speaking infront

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the dangerous assumptions we make when we speak publicly

It’s really obvious to say that what we think about public speaking matters.  The problem is that we believe our thoughts and they often turn into firmly held beliefs. Knowing what mental model you have of public speaking and your relationship to be being the centre of attention is often quite hard to know. Those beliefs are often below the surface of our thinking or hard to make conscious. It’s often just a feeling of being anxious. Those unexamined assumptions can make it hard for us to feel comfortable doing public speaking

So we might assume when we do public speaking:“people are judging me”

And when we do, we think
• our beliefs are the truth
• the truth is obvious
• our beliefs are based on real data
• the data we select is the real data

When we stand in front of an audience we see rows of blank faces. So we know for a “fact” that they are judging us.
However passive listening is normal in the audience. We don’t show approval signs not because we are judging you – it’s just how we listen. So blank faces in reality are just listening faces. Not judging faces.

We are basing our thinking on false data and that is creating a whole lot of trouble

How assumptions grow around public speaking

Another problem is with these beliefs/assumptions is that they can connect and grow. Let’s take a recent example of thinking that happened to a participant in one of my courses.

Seeing people who are really scared of public speaking and seeing them go red, feels really awkward for me in the audience
I'm really scared of public speaking so maybe I go red

I’m the only one who really feels fear anyway
As long as I don't show any symptoms they won't see I'm weak
If I go red then they will judge me as weak
I am red so I am weak
I make the assumption I'm flawed
I do go red so they are judging me as flawed
All those faces are looking at me and not showing approval signs
Everyone is thinking about me and it's all negative
Those blank faces tell me that they are judging me
I take actions based on that belief so I avoid public speaking

 How quickly we make these false assumptions AND all of these thoughts felt very true to the participant. And as the assumptions grow we build a bigger hell for ourselves.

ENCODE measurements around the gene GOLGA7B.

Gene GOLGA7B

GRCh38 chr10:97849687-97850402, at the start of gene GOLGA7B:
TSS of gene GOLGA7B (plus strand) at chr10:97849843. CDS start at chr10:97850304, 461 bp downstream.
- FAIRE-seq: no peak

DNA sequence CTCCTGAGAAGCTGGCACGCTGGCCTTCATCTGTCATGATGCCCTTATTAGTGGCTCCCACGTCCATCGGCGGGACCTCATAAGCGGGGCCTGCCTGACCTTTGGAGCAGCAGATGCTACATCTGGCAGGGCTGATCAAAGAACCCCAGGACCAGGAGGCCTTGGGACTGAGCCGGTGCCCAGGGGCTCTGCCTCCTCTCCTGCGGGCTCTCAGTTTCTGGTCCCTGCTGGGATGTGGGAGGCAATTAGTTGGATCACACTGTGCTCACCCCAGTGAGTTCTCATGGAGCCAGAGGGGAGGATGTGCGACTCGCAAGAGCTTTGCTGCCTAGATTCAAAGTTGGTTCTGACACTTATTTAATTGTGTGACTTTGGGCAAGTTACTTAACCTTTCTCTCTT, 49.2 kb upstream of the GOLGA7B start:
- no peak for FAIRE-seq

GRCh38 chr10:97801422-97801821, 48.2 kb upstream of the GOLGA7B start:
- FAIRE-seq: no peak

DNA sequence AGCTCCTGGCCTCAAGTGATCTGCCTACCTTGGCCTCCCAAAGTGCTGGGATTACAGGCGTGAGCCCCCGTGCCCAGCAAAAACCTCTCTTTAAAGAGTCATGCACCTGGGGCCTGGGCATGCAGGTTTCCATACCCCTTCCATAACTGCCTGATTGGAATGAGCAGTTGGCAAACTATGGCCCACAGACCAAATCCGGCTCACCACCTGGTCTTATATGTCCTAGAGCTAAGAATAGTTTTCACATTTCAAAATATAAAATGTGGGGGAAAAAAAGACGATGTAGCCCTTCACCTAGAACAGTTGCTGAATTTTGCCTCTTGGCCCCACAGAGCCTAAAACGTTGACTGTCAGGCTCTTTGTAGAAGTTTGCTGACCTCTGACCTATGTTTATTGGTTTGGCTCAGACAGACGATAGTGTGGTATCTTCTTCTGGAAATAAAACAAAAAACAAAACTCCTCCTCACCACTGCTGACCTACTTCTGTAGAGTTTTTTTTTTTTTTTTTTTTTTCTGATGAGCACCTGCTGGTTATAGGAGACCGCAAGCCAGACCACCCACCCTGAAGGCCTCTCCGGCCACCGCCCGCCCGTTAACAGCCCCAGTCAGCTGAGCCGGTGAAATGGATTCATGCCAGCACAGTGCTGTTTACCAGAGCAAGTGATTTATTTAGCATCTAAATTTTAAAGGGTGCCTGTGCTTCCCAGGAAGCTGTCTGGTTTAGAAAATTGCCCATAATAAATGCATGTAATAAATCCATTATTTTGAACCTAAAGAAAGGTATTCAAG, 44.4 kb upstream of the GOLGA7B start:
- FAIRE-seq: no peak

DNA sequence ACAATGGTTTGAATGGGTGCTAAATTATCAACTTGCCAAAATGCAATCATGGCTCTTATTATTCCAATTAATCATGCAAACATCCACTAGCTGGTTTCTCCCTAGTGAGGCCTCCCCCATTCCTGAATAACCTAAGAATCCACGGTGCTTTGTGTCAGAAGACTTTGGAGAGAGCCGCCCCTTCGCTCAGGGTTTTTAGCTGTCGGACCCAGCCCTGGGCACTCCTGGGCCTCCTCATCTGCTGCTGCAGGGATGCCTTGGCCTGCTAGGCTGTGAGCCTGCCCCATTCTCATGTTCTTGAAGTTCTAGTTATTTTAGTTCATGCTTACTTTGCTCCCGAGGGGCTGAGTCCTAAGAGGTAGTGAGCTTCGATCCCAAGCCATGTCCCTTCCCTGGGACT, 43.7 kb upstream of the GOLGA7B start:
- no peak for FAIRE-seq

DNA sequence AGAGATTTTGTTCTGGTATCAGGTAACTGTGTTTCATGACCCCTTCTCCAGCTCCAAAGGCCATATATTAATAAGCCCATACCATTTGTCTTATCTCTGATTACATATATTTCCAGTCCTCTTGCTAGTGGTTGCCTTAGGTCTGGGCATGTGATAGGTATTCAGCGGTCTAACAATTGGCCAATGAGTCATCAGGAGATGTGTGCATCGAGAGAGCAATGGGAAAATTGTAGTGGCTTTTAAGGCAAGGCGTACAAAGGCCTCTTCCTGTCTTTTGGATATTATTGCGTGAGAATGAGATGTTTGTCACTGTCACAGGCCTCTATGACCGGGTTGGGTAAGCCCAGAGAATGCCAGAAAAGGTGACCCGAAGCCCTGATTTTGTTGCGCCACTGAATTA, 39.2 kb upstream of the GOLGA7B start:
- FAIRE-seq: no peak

But there are so many points in this sequence where the gathering of information has been hugely skewed by anxiety. Fear distorts how we see the world and our brain is wonderful at over-seeing threat. Unpicking those distortions means we need to find ways of understanding our unspoken beliefs. So it’s really worth trying to catch those beliefs in your own head if you can.

What do you believe about public speaking that is untrue and getting in your own way? That’s a hard question for anyone to answer because it’s difficult to spot them!

17 false assumptions we make in public speaking

So I will give you some help from the assumptions that I’ve noticed that people believe in during my courses.

How many of these do you think are true for you?

• I'm the only one who feels fear like this
• I'm not interesting enough
• They will judge me
• Every one else is better than me
• I can't be myself – I have to be someone else
• Every one can see the hell inside
• I can't have a pause. Pauses are awkward.
• If I go red, and or if my voice wobbles they will judge me
• I ramble - others don't
• It's a performance, I'm in the spotlight, I have to be someone I'm not, I have to act a role
• My fear is especially bad.
• I can’t slow down because they will notice me more if I do
• I have to be funny/dynamic/entertaining when I speaking
• I can’t make a mistake – I have to be perfect otherwise they will notice/judge me
• I have to please everyone in the audience even though I don’t know what they want
• They want to see me fail
• One mistake and that’s me done forever

Those assumptions are talked about in every group I run. You are not alone. When we challenge our own false beliefs we can change how we feel about public speaking for the better. That might take some reflecting on your part but it’s really worth doing